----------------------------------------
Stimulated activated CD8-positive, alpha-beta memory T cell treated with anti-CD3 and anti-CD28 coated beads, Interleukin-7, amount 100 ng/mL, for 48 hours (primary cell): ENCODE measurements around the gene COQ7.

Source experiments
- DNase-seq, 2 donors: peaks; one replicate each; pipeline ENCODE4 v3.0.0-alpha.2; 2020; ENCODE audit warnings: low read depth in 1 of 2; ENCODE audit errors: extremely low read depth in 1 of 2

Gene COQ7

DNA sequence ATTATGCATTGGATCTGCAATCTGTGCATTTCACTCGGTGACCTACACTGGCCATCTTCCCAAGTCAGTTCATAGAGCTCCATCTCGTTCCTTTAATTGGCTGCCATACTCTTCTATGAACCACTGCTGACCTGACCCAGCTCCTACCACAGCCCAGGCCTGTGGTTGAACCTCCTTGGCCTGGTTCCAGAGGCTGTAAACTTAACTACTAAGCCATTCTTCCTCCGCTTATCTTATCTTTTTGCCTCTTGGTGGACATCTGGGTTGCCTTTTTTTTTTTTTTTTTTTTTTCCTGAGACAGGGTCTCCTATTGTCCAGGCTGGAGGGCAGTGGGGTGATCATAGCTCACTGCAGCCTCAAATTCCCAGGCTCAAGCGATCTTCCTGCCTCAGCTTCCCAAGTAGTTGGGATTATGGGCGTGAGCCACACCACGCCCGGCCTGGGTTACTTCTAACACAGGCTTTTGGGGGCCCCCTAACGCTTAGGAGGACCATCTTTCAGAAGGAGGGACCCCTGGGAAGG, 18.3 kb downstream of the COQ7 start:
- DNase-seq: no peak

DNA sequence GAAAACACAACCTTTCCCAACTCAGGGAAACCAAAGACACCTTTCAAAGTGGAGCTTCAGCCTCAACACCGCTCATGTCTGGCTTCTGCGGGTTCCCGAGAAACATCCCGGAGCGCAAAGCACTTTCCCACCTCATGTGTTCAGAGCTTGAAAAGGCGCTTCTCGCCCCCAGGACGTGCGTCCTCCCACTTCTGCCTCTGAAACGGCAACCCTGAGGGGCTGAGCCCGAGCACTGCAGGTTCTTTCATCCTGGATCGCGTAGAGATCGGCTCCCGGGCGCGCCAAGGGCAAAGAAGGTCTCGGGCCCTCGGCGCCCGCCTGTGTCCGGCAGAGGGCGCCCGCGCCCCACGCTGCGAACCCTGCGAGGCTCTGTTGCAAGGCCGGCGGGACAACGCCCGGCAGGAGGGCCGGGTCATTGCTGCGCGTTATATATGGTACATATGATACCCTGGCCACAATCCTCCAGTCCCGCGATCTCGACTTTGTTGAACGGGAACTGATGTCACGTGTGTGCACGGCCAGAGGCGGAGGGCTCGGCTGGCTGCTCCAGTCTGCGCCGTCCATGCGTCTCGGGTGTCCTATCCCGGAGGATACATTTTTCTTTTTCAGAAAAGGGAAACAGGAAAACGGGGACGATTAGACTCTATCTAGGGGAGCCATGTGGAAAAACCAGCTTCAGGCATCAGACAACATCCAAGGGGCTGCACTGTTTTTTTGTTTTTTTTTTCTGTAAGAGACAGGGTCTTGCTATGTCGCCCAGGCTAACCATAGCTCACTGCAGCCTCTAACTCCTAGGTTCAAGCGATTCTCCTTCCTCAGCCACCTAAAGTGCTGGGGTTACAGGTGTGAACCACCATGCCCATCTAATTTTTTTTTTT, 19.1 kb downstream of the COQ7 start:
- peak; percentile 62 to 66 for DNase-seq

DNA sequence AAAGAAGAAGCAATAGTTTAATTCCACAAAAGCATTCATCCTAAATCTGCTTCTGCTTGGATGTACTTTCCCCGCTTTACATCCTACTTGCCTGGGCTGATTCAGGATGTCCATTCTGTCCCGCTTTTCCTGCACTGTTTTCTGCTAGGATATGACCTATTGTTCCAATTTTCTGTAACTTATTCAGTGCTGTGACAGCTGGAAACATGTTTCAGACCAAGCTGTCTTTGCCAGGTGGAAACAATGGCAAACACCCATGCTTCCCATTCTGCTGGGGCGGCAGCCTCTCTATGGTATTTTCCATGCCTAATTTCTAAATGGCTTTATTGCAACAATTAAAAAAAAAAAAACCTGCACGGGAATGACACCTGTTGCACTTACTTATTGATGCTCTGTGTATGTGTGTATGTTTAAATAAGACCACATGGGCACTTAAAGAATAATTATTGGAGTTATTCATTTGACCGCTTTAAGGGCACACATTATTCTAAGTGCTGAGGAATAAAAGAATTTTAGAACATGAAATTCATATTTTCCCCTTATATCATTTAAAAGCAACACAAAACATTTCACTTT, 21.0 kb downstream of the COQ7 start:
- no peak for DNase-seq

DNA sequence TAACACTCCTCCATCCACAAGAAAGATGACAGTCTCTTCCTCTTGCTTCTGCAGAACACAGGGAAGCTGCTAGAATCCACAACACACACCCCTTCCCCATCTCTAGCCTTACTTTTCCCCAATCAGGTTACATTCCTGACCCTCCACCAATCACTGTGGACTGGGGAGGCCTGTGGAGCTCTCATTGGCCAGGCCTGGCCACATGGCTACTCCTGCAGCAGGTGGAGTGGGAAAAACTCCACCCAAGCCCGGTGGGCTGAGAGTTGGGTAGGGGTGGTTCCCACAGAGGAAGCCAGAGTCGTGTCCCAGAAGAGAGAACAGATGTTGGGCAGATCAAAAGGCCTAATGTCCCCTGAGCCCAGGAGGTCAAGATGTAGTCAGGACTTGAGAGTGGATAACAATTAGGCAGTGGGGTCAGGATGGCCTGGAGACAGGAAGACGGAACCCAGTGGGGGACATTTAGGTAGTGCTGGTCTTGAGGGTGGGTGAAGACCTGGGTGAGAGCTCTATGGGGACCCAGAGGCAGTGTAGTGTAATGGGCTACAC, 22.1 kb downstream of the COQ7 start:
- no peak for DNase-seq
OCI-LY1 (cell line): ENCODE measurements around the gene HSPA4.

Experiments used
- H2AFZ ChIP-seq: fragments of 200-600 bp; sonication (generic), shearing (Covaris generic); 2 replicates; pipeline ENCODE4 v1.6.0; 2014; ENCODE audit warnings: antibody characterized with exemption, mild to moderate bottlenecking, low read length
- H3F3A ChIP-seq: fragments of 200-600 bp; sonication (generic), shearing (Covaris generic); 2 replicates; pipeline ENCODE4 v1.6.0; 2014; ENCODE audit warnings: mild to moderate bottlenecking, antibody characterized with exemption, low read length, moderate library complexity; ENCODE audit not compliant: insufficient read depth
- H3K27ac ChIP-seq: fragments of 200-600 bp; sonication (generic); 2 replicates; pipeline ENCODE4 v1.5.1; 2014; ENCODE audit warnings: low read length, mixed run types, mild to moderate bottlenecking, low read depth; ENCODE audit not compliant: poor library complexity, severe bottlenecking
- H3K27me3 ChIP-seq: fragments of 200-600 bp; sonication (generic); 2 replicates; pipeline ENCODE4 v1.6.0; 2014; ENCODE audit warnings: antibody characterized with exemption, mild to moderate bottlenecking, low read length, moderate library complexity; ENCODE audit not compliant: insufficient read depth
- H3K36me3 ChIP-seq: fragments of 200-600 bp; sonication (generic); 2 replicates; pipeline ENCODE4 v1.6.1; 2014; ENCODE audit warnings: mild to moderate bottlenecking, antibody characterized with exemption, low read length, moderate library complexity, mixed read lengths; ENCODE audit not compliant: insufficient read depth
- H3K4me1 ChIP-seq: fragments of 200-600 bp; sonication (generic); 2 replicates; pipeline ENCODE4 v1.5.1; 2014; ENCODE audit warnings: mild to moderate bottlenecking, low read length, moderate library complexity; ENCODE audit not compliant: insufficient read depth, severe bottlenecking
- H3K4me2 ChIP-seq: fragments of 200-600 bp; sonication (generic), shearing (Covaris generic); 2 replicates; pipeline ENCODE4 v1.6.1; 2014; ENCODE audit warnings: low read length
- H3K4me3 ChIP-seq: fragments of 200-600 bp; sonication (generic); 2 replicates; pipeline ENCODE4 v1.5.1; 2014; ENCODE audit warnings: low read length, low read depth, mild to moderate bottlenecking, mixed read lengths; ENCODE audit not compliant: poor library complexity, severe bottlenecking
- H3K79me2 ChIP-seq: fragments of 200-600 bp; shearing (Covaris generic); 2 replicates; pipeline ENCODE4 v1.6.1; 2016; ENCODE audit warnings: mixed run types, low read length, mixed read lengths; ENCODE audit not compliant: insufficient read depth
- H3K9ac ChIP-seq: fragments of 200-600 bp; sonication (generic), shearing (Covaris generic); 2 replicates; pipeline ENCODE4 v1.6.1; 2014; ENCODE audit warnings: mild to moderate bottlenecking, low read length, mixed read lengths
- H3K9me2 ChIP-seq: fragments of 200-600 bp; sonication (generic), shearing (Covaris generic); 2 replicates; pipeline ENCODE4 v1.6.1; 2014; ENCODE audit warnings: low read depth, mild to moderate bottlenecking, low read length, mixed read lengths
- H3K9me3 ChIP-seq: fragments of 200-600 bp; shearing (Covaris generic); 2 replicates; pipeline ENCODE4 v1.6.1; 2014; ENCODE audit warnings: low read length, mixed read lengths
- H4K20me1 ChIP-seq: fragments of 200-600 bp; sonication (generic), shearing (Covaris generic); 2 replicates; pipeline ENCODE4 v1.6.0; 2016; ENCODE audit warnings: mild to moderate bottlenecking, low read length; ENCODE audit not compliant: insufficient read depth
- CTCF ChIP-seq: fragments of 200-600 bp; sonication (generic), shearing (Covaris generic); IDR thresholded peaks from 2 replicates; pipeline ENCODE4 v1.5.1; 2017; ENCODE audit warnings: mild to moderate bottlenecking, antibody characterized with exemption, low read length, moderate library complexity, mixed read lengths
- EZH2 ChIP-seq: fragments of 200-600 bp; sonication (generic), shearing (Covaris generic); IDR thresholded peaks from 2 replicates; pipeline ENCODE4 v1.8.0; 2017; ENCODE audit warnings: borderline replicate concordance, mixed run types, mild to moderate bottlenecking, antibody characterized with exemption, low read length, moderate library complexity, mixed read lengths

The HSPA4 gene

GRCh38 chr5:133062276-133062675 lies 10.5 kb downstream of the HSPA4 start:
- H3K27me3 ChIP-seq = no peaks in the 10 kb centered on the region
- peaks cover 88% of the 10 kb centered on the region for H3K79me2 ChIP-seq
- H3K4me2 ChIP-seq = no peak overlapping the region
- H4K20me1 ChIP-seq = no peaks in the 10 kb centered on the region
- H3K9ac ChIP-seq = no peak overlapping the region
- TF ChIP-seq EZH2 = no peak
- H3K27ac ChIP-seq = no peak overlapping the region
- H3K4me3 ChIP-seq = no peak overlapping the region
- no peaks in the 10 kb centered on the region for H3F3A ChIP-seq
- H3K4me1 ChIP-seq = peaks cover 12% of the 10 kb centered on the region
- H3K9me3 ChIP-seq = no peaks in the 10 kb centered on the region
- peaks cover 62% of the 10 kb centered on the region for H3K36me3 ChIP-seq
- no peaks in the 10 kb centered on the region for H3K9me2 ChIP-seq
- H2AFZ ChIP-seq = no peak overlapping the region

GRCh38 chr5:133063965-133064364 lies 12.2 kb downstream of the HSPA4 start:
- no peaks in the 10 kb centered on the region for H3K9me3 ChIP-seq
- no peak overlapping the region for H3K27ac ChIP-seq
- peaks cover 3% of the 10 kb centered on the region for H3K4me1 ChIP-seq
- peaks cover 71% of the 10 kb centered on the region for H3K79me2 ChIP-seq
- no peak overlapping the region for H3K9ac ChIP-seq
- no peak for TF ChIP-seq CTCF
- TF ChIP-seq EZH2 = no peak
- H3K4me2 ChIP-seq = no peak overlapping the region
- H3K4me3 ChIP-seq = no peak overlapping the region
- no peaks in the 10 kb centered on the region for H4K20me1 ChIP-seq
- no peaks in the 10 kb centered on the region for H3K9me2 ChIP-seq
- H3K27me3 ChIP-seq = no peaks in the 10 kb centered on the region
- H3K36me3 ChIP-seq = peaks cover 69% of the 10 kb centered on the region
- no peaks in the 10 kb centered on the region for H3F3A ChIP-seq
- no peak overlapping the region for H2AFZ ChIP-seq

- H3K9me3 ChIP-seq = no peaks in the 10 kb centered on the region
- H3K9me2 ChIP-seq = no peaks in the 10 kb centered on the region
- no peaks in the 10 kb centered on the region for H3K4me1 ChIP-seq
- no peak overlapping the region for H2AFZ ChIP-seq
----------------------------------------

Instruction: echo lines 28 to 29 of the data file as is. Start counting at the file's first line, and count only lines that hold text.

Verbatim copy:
- CTCF ChIP-seq: fragments of 200-600 bp; sonication (generic), shearing (Covaris generic); IDR thresholded peaks from 2 replicates; pipeline ENCODE4 v1.5.1; 2017; ENCODE audit warnings: mild to moderate bottlenecking, antibody characterized with exemption, low read length, moderate library complexity, mixed read lengths
- EZH2 ChIP-seq: fragments of 200-600 bp; sonication (generic), shearing (Covaris generic); IDR thresholded peaks from 2 replicates; pipeline ENCODE4 v1.8.0; 2017; ENCODE audit warnings: borderline replicate concordance, mixed run types, mild to moderate bottlenecking, antibody characterized with exemption, low read length, moderate library complexity, mixed read lengths